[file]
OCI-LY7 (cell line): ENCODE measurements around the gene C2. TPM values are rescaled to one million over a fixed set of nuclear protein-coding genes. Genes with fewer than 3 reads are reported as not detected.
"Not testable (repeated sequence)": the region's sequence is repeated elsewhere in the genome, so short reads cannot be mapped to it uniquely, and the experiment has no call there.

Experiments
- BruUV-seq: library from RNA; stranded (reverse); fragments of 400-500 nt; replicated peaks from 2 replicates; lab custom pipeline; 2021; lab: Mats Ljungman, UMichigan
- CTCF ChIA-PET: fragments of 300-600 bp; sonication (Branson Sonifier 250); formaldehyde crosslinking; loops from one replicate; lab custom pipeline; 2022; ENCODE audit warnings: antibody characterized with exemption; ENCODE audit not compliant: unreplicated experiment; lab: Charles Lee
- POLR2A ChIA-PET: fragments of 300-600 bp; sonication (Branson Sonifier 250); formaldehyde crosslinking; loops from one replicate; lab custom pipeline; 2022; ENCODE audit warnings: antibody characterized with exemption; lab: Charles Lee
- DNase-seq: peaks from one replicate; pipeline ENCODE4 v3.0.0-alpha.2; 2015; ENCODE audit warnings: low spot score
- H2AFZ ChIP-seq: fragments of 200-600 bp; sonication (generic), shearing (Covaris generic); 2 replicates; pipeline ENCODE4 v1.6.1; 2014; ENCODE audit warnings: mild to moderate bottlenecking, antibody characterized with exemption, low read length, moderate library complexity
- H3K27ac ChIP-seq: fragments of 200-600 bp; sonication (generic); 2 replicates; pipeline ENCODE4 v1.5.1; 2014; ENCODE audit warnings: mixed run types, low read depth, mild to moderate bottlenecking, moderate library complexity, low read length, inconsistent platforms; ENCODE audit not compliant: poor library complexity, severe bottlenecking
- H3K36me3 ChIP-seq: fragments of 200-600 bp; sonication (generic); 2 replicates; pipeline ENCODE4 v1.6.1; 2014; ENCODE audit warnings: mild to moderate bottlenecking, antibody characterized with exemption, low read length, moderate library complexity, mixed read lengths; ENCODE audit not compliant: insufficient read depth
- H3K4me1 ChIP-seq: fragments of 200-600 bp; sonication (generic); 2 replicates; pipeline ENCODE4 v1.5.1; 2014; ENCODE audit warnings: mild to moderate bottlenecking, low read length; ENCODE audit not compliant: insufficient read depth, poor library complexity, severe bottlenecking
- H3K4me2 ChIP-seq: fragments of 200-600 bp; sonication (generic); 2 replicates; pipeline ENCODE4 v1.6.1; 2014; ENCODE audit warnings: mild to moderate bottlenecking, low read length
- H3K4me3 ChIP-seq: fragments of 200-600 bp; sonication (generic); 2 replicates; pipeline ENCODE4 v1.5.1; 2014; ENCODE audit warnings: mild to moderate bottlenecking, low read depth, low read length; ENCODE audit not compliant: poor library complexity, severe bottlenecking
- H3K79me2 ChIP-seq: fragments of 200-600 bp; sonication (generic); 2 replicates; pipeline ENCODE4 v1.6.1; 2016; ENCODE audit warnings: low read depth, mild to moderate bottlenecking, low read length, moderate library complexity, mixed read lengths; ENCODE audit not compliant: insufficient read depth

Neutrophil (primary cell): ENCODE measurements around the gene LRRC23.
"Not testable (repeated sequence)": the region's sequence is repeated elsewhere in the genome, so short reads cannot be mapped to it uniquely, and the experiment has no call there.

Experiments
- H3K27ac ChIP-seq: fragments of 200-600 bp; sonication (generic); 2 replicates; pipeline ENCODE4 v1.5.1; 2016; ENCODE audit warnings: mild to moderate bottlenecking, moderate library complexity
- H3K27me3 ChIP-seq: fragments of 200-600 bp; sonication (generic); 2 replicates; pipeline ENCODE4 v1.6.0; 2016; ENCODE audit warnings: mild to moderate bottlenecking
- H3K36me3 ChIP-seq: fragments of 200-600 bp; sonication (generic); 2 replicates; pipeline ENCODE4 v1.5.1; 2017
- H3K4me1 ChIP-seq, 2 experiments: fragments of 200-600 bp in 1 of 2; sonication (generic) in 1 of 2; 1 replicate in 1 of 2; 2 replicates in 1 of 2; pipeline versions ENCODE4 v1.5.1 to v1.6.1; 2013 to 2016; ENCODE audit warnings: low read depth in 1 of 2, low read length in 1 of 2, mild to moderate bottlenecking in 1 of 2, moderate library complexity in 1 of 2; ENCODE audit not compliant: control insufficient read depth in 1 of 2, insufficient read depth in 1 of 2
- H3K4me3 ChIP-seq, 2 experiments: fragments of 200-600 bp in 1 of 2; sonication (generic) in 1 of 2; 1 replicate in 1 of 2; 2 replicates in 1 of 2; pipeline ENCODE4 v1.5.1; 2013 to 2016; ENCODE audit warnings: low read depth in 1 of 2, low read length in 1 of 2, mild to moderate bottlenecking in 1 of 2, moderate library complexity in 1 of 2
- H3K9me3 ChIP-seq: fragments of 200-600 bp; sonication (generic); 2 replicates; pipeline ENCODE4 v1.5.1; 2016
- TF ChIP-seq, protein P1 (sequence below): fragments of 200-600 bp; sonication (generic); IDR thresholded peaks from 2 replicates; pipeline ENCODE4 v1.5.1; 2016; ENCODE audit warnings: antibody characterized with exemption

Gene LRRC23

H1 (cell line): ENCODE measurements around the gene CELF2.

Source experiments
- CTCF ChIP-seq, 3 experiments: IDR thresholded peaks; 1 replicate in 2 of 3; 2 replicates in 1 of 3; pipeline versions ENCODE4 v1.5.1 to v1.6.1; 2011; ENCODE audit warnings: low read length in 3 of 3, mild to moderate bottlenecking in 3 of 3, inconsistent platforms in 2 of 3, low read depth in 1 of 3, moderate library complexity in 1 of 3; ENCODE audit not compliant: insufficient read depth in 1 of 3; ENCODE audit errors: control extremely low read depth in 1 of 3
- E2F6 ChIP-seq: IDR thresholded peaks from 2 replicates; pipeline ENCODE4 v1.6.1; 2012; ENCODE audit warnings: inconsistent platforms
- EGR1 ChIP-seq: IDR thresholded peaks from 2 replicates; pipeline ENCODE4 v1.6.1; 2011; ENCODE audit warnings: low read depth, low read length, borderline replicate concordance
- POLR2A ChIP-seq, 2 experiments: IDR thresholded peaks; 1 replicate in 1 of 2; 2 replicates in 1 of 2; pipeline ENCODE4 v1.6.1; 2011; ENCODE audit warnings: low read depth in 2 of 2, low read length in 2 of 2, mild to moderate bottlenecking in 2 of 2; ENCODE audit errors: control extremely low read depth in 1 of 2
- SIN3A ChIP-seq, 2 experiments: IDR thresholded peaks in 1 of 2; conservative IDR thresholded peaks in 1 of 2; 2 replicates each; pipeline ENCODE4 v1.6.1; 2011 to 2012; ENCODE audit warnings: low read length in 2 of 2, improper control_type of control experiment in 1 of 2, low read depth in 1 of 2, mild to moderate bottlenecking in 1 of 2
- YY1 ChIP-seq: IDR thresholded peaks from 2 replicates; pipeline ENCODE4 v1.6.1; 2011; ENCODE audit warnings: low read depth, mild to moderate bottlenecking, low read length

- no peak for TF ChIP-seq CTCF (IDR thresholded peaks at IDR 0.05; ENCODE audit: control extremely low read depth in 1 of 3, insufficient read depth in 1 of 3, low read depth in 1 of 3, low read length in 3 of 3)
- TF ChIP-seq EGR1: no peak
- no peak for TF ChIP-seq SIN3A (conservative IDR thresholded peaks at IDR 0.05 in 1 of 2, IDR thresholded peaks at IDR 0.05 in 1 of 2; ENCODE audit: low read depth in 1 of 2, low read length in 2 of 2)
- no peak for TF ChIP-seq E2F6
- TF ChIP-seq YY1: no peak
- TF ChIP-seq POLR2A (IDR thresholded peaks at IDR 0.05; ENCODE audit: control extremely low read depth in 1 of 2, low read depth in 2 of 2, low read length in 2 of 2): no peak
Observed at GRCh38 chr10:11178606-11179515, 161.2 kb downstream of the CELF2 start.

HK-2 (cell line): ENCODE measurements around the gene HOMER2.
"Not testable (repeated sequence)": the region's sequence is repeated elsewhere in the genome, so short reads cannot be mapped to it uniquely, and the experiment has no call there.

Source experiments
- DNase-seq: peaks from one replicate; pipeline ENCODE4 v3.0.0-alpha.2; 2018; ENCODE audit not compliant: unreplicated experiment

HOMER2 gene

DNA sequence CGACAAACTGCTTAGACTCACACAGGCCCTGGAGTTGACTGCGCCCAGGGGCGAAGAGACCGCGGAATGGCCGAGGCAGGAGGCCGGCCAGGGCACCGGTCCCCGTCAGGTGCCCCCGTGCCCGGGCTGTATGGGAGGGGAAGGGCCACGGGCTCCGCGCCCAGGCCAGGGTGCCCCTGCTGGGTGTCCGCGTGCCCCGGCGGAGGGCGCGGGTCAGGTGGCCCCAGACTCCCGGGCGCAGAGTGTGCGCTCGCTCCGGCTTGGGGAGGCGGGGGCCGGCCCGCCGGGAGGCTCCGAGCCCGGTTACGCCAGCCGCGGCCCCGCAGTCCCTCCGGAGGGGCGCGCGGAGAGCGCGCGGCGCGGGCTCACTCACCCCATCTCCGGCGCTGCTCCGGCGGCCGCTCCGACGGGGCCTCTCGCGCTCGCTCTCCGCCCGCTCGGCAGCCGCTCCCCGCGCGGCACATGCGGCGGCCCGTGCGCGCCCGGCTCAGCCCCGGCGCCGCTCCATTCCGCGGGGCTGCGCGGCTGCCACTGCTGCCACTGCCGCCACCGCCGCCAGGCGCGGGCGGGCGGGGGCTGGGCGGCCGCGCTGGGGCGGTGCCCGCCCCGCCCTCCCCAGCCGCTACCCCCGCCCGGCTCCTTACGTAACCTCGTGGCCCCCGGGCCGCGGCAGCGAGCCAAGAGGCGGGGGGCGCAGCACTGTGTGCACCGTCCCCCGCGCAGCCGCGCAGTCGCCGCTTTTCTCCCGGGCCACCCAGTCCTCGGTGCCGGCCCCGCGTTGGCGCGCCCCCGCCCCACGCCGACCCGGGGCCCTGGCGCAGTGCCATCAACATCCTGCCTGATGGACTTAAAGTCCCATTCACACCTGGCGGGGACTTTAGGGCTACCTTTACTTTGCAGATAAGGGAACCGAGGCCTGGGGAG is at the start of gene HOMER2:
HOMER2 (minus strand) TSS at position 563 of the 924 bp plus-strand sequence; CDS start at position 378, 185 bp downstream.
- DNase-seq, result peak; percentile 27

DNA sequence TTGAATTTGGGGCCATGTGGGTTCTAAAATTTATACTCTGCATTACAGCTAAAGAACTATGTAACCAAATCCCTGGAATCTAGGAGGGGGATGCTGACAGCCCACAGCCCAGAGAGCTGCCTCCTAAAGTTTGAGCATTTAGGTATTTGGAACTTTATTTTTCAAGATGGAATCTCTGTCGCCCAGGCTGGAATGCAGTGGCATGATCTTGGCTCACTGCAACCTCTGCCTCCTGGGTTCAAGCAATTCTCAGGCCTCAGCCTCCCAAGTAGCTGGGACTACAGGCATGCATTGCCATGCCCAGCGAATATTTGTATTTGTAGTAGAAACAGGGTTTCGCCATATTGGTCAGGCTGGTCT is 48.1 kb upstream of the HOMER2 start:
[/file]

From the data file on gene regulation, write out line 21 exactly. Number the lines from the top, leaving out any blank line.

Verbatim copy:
- H3K4me1 ChIP-seq, 2 experiments: fragments of 200-600 bp in 1 of 2; sonication (generic) in 1 of 2; 1 replicate in 1 of 2; 2 replicates in 1 of 2; pipeline versions ENCODE4 v1.5.1 to v1.6.1; 2013 to 2016; ENCODE audit warnings: low read depth in 1 of 2, low read length in 1 of 2, mild to moderate bottlenecking in 1 of 2, moderate library complexity in 1 of 2; ENCODE audit not compliant: control insufficient read depth in 1 of 2, insufficient read depth in 1 of 2